Martin Ravallion

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Martin Ravallion
Born (1952-03-19) 19 March 1952 (age 63)
Nationality Australian
Institution Georgetown University
Field Development economics
Alma mater London School of Economics
Information at IDEAS / RePEc

Martin Ravallion (born 19 March 1952),[1] is an Australian economist. As of 2013 he was the inaugural Edmond D. Villani Professor of Economics at Georgetown University,[2] and previously had been director of the research department at the World Bank.[3] He has researched extensively on poverty in developing countries and on policies for fighting poverty. In 1990 he proposed what has come to be known as the “$1 a day” poverty line,[4] and since then he and his colleagues at the Bank monitored progress against global poverty by this and other measures.[5] He has advised numerous governments and international agencies and written three books and 200 papers in scholarly journals and edited volumes. He is a Senior Fellow of the Bureau for Research in Economic Analysis of Development, a Research Associate of the National Bureau of Economic Research, a Non-Resident Fellow of the Center for Global Development, and President-elect of the Society for the Study of Economic Inequality. In 2011 he received the John Kenneth Galbraith Award from the American Agricultural and Applied Economics Association.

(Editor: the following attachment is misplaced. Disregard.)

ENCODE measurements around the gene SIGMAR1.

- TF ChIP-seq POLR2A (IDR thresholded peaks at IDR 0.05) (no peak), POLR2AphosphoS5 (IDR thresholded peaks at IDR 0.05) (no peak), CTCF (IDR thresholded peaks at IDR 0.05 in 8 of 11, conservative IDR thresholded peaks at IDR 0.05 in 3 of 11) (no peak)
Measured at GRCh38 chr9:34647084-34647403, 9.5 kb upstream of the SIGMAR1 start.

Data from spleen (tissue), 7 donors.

He holds a PhD in Economics from the London School of Economics.[6]

Selected bibliography[edit]


  • Ravallion, Martin (1994). Poverty comparisons. Chur, Switzerland Langhorne, Pennsylvania: Harwood Academic Publishers. ISBN 9783718654024. 
  • Ravallion, Martin; van de Walle, Dominique (2008). Land in transition reform and poverty in rural Vietnam. Washington D.C.: World Bank. ISBN 9780821372746. 

Chapters in books[edit]

  • Ravallion, Martin (2009), "On the welfarist rationale for relative poverty lines", in Kanbur, Ravi; Basu, Kaushik, Arguments for a better world: essays in honor of Amartya Sen | Volume I: Ethics, welfare, and measurement, Oxford New York: Oxford University Press, pp. 375–396, ISBN 9780199239115 


  1. ^ "Ravallion, Martin". Library of Congress. Retrieved 3 October 2014. (Martin Ravallion) data sheet (b. 3-19-52) 
  2. ^ blogs.worldbank.orh: Martin Ravallion
  3. ^ "Shs35 billion Gates fund for agriculture". Daily Monitor. 3 December 2009. Retrieved 8 December 2009. [dead link]
  4. ^ Devichand, Mukul (2 December 2007). "When a dollar a day means 25 cents". BBC News. Retrieved 8 December 2009. 
  5. ^ Das, Gurcharan (14 November 2009). "At last, good news about poverty". The Times of India. Retrieved 8 December 2009. 
  6. ^ Vox:Martin Ravallion

External links[edit]